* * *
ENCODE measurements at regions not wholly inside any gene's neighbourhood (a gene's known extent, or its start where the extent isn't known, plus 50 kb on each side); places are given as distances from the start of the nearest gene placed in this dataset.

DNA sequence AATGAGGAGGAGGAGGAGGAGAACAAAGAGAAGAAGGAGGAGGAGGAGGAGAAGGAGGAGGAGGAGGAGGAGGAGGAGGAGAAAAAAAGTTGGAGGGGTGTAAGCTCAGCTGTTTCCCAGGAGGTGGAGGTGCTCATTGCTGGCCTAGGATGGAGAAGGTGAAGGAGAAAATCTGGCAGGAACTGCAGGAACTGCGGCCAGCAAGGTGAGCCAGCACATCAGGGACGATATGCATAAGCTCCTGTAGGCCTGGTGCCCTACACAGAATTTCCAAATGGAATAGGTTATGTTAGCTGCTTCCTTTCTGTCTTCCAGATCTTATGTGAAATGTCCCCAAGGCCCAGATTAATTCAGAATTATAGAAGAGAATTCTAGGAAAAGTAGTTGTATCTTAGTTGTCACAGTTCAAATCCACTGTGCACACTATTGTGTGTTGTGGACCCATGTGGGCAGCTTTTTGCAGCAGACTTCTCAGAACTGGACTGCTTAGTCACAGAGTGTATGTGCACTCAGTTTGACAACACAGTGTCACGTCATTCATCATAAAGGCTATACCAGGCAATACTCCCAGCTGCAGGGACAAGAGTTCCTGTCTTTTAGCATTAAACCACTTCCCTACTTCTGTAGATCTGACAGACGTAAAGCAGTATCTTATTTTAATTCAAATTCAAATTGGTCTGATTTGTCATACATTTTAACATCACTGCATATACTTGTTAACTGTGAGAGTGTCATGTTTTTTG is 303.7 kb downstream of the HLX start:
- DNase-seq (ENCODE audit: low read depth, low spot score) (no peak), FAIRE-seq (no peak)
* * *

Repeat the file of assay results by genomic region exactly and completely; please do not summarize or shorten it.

ENCODE measurements at regions not wholly inside any gene's neighbourhood (a gene's known extent, or its start where the extent isn't known, plus 50 kb on each side); places are given as distances from the start of the nearest gene placed in this dataset.

DNA sequence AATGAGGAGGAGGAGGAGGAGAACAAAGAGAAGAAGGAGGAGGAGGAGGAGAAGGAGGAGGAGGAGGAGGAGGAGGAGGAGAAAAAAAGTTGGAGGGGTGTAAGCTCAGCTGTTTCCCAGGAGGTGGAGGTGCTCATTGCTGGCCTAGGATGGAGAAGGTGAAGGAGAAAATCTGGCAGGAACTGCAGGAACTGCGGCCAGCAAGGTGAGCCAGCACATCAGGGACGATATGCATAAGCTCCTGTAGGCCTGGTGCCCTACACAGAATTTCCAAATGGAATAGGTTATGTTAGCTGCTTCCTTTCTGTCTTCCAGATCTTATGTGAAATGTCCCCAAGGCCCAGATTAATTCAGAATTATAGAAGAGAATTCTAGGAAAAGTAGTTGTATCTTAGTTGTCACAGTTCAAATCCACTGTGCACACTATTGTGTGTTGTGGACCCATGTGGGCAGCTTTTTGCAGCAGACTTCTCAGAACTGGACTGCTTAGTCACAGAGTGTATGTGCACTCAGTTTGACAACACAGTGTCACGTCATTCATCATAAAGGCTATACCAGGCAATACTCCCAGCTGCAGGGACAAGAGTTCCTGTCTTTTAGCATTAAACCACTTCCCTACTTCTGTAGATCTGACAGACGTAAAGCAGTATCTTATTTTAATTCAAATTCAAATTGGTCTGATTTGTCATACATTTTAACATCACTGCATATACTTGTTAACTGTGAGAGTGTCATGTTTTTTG is 303.7 kb downstream of the HLX start:
- DNase-seq (ENCODE audit: low read depth, low spot score) (no peak), FAIRE-seq (no peak)